As he waited thus, a frog came to the edge of the water and asked: "Uncle, why don't you bustle about today for food as usual ?"
"My dear friend," said Slow-Poison, "I am afflicted. Why should I wish for food? For this evening, as I was bustling about for food, I saw a frog and made ready to catch him. But he saw me and, fearing death, he escaped among some Brahmans intent upon holy recitation, nor did I perceive which way he went. But in the water at the edge of the pond was the great toe of a Brahman boy, and stupidly deceived by its resemblance to a frog, I bit it, and the boy died immediately. Then the sorrowing father cursed me in these terms: 'Monster! Since you bit my harmless son, you shall for this sin become a vehicle for frogs, and shall subsist on whatever they choose to allow you.' Consequently, I have come here to serve as your vehicle."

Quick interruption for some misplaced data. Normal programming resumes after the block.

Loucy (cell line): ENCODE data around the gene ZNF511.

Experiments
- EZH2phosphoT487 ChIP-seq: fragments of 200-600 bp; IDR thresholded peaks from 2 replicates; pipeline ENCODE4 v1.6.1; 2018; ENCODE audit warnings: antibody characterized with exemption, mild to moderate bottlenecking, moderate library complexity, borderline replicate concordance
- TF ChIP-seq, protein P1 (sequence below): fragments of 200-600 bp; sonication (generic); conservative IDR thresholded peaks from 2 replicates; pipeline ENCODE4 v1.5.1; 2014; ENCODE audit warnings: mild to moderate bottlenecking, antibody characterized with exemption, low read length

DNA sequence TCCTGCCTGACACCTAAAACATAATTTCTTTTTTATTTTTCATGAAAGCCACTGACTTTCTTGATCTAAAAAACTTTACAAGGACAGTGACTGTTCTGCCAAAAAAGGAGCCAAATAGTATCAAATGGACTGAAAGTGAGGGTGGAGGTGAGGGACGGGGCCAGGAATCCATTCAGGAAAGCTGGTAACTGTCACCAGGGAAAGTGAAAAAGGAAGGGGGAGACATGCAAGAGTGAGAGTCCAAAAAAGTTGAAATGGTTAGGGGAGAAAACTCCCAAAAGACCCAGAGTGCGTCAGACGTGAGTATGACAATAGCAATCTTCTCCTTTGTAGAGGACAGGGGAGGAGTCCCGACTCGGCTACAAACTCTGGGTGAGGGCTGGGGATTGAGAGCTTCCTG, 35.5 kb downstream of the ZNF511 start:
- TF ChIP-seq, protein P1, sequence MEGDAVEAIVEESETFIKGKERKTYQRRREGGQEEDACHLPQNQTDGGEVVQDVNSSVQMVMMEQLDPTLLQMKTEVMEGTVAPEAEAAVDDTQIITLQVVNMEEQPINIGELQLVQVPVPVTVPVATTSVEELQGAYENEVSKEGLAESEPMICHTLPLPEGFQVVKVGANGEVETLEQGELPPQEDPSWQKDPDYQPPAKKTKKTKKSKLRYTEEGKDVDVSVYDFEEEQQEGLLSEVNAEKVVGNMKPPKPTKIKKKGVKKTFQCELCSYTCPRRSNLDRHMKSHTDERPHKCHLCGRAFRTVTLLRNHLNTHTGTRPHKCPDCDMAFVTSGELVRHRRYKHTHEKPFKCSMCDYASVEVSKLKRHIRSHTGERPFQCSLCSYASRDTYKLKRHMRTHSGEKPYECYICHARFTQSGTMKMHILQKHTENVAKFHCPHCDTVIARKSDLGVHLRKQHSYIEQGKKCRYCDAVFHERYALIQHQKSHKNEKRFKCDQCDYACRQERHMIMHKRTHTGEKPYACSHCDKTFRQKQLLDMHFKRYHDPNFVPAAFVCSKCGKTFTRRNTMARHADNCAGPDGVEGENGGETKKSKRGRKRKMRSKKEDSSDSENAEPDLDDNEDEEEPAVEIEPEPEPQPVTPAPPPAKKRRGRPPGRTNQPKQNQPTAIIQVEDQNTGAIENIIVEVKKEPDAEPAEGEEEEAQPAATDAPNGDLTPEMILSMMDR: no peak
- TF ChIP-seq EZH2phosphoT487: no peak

The finest horse I've seen,
Or elephant, or chariot,
Or man-borne palanquin.
The next day, Slow-Poison was wily enough to move very slowly. So Water-Foot said: "My dear Slow-Poison, why don't you carry us nicely, as you did before?"
When Slow-Poison heard this, he quivered with joy in every member and made haste to say: "Why, that is a part of the curse laid on me by the Brahman. For that reason I am greatly pleased at your command." So he ate frogs uninterruptedly, and in a very few days he grew strong. And with delight and inner laughter he said:
Within my power have passed.
The only question that remains,
Is: How long will they last?
Water-Foot, for his part, was befooled by Slow-Poison's plausibility's, and did not notice a thing.
I have it well in mind;
But I am marking time, as did
The Brahman butter-blind.
"How was that?" asked the snake. And Slow-Poison told the story of